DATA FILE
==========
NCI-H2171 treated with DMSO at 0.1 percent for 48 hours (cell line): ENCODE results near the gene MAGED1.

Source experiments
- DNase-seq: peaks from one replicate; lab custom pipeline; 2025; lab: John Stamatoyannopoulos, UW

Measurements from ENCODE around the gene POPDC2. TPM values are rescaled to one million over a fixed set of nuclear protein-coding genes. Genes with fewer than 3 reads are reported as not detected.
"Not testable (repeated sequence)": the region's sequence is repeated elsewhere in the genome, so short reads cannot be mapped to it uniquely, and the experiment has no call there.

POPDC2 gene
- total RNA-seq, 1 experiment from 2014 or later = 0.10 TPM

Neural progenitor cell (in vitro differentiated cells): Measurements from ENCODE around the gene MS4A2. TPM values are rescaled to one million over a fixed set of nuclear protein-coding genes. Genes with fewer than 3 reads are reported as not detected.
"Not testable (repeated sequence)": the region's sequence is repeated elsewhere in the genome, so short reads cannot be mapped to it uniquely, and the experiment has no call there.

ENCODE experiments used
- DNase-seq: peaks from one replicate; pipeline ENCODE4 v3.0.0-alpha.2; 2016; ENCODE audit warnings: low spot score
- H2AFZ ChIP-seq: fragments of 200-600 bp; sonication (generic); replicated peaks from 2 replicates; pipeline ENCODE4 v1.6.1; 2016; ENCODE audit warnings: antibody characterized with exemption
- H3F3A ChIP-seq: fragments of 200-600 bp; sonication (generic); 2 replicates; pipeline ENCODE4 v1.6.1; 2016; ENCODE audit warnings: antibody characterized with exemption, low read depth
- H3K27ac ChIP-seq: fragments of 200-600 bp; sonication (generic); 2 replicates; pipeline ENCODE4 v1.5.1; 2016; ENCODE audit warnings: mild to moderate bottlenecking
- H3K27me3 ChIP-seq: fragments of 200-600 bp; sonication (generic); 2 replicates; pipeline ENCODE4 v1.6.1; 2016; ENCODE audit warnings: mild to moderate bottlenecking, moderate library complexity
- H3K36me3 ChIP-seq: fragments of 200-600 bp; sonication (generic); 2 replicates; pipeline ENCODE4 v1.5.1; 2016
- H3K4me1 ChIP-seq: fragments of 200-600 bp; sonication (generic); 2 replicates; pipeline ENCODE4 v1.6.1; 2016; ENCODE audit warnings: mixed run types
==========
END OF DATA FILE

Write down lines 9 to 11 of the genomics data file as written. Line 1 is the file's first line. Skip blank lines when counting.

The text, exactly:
"Not testable (repeated sequence)": the region's sequence is repeated elsewhere in the genome, so short reads cannot be mapped to it uniquely, and the experiment has no call there.

ENCODE experiments used
- DNase-seq: peaks from one replicate; pipeline ENCODE4 v3.0.0-alpha.2; 2016; ENCODE audit warnings: low spot score